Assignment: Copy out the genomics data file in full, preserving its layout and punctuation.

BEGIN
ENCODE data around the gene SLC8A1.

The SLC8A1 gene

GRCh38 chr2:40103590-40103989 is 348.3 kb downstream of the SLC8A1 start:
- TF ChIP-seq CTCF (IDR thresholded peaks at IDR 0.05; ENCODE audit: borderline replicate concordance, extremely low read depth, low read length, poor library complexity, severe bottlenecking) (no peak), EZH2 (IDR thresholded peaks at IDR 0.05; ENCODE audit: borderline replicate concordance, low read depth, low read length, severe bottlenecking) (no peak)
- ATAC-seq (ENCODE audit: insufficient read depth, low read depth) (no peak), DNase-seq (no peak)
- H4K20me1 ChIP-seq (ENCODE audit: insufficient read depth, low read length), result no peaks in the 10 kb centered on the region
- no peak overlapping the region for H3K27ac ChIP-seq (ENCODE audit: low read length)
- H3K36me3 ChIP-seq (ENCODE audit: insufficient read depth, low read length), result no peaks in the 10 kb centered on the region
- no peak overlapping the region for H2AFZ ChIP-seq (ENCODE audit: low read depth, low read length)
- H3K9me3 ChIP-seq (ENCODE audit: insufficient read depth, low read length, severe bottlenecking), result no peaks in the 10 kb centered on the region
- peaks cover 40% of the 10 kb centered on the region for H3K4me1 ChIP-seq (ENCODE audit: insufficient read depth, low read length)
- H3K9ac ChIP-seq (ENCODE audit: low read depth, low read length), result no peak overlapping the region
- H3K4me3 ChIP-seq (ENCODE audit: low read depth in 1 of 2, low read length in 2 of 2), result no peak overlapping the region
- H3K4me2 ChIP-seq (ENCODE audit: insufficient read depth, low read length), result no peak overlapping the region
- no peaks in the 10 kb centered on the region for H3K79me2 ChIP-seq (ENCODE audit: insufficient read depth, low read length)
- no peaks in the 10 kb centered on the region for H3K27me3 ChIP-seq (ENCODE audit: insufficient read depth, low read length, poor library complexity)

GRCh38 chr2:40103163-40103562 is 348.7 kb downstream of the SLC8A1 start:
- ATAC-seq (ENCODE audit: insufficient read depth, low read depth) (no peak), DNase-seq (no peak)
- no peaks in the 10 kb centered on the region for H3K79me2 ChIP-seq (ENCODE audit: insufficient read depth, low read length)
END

ENCODE data around the gene SLC8A1.

The SLC8A1 gene

GRCh38 chr2:40103590-40103989 is 348.3 kb downstream of the SLC8A1 start:
- TF ChIP-seq CTCF (IDR thresholded peaks at IDR 0.05; ENCODE audit: borderline replicate concordance, extremely low read depth, low read length, poor library complexity, severe bottlenecking) (no peak), EZH2 (IDR thresholded peaks at IDR 0.05; ENCODE audit: borderline replicate concordance, low read depth, low read length, severe bottlenecking) (no peak)
- ATAC-seq (ENCODE audit: insufficient read depth, low read depth) (no peak), DNase-seq (no peak)
- H4K20me1 ChIP-seq (ENCODE audit: insufficient read depth, low read length), result no peaks in the 10 kb centered on the region
- no peak overlapping the region for H3K27ac ChIP-seq (ENCODE audit: low read length)
- H3K36me3 ChIP-seq (ENCODE audit: insufficient read depth, low read length), result no peaks in the 10 kb centered on the region
- no peak overlapping the region for H2AFZ ChIP-seq (ENCODE audit: low read depth, low read length)
- H3K9me3 ChIP-seq (ENCODE audit: insufficient read depth, low read length, severe bottlenecking), result no peaks in the 10 kb centered on the region
- peaks cover 40% of the 10 kb centered on the region for H3K4me1 ChIP-seq (ENCODE audit: insufficient read depth, low read length)
- H3K9ac ChIP-seq (ENCODE audit: low read depth, low read length), result no peak overlapping the region
- H3K4me3 ChIP-seq (ENCODE audit: low read depth in 1 of 2, low read length in 2 of 2), result no peak overlapping the region
- H3K4me2 ChIP-seq (ENCODE audit: insufficient read depth, low read length), result no peak overlapping the region
- no peaks in the 10 kb centered on the region for H3K79me2 ChIP-seq (ENCODE audit: insufficient read depth, low read length)
- no peaks in the 10 kb centered on the region for H3K27me3 ChIP-seq (ENCODE audit: insufficient read depth, low read length, poor library complexity)

GRCh38 chr2:40103163-40103562 is 348.7 kb downstream of the SLC8A1 start:
- ATAC-seq (ENCODE audit: insufficient read depth, low read depth) (no peak), DNase-seq (no peak)
- no peaks in the 10 kb centered on the region for H3K79me2 ChIP-seq (ENCODE audit: insufficient read depth, low read length)